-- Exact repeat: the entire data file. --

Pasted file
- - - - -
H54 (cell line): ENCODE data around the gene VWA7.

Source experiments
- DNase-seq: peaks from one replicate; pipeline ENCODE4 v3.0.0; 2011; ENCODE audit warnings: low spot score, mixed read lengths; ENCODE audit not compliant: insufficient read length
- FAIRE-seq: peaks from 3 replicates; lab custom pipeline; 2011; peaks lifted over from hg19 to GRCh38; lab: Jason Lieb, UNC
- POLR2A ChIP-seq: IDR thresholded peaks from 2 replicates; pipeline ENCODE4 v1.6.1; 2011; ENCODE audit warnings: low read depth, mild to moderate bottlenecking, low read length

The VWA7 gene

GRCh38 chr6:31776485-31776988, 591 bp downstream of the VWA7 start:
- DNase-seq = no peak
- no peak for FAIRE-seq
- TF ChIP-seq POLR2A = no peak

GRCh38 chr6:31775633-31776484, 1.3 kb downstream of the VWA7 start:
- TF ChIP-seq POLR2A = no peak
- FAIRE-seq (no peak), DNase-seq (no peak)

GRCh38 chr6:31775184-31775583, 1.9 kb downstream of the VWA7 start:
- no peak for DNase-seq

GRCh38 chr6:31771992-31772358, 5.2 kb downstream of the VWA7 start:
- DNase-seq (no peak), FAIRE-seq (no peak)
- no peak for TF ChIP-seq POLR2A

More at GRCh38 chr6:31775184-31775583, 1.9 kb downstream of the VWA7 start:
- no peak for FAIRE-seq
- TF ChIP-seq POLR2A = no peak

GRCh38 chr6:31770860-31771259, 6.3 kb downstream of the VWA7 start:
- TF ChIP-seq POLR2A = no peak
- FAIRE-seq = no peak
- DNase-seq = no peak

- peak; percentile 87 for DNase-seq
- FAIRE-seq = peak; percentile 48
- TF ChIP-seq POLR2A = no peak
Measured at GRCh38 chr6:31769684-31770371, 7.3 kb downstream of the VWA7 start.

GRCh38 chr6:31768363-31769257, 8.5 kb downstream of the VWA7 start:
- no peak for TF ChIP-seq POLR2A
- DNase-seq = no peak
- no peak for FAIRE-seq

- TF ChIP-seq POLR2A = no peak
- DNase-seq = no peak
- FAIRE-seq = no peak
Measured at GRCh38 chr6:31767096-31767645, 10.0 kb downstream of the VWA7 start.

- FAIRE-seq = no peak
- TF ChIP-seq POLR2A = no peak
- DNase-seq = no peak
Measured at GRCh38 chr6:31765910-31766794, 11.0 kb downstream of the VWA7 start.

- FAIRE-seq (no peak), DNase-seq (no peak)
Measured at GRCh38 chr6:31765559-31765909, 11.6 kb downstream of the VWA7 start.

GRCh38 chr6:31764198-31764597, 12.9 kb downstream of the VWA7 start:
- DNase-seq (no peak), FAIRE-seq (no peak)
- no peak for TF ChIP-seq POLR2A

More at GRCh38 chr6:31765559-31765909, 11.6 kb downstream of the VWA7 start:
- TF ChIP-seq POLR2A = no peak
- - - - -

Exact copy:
H54 (cell line): ENCODE data around the gene VWA7.

Source experiments
- DNase-seq: peaks from one replicate; pipeline ENCODE4 v3.0.0; 2011; ENCODE audit warnings: low spot score, mixed read lengths; ENCODE audit not compliant: insufficient read length
- FAIRE-seq: peaks from 3 replicates; lab custom pipeline; 2011; peaks lifted over from hg19 to GRCh38; lab: Jason Lieb, UNC
- POLR2A ChIP-seq: IDR thresholded peaks from 2 replicates; pipeline ENCODE4 v1.6.1; 2011; ENCODE audit warnings: low read depth, mild to moderate bottlenecking, low read length

The VWA7 gene

GRCh38 chr6:31776485-31776988, 591 bp downstream of the VWA7 start:
- DNase-seq = no peak
- no peak for FAIRE-seq
- TF ChIP-seq POLR2A = no peak

GRCh38 chr6:31775633-31776484, 1.3 kb downstream of the VWA7 start:
- TF ChIP-seq POLR2A = no peak
- FAIRE-seq (no peak), DNase-seq (no peak)

GRCh38 chr6:31775184-31775583, 1.9 kb downstream of the VWA7 start:
- no peak for DNase-seq

GRCh38 chr6:31771992-31772358, 5.2 kb downstream of the VWA7 start:
- DNase-seq (no peak), FAIRE-seq (no peak)
- no peak for TF ChIP-seq POLR2A

More at GRCh38 chr6:31775184-31775583, 1.9 kb downstream of the VWA7 start:
- no peak for FAIRE-seq
- TF ChIP-seq POLR2A = no peak

GRCh38 chr6:31770860-31771259, 6.3 kb downstream of the VWA7 start:
- TF ChIP-seq POLR2A = no peak
- FAIRE-seq = no peak
- DNase-seq = no peak

- peak; percentile 87 for DNase-seq
- FAIRE-seq = peak; percentile 48
- TF ChIP-seq POLR2A = no peak
Measured at GRCh38 chr6:31769684-31770371, 7.3 kb downstream of the VWA7 start.

GRCh38 chr6:31768363-31769257, 8.5 kb downstream of the VWA7 start:
- no peak for TF ChIP-seq POLR2A
- DNase-seq = no peak
- no peak for FAIRE-seq

- TF ChIP-seq POLR2A = no peak
- DNase-seq = no peak
- FAIRE-seq = no peak
Measured at GRCh38 chr6:31767096-31767645, 10.0 kb downstream of the VWA7 start.

- FAIRE-seq = no peak
- TF ChIP-seq POLR2A = no peak
- DNase-seq = no peak
Measured at GRCh38 chr6:31765910-31766794, 11.0 kb downstream of the VWA7 start.

- FAIRE-seq (no peak), DNase-seq (no peak)
Measured at GRCh38 chr6:31765559-31765909, 11.6 kb downstream of the VWA7 start.

GRCh38 chr6:31764198-31764597, 12.9 kb downstream of the VWA7 start:
- DNase-seq (no peak), FAIRE-seq (no peak)
- no peak for TF ChIP-seq POLR2A

More at GRCh38 chr6:31765559-31765909, 11.6 kb downstream of the VWA7 start:
- TF ChIP-seq POLR2A = no peak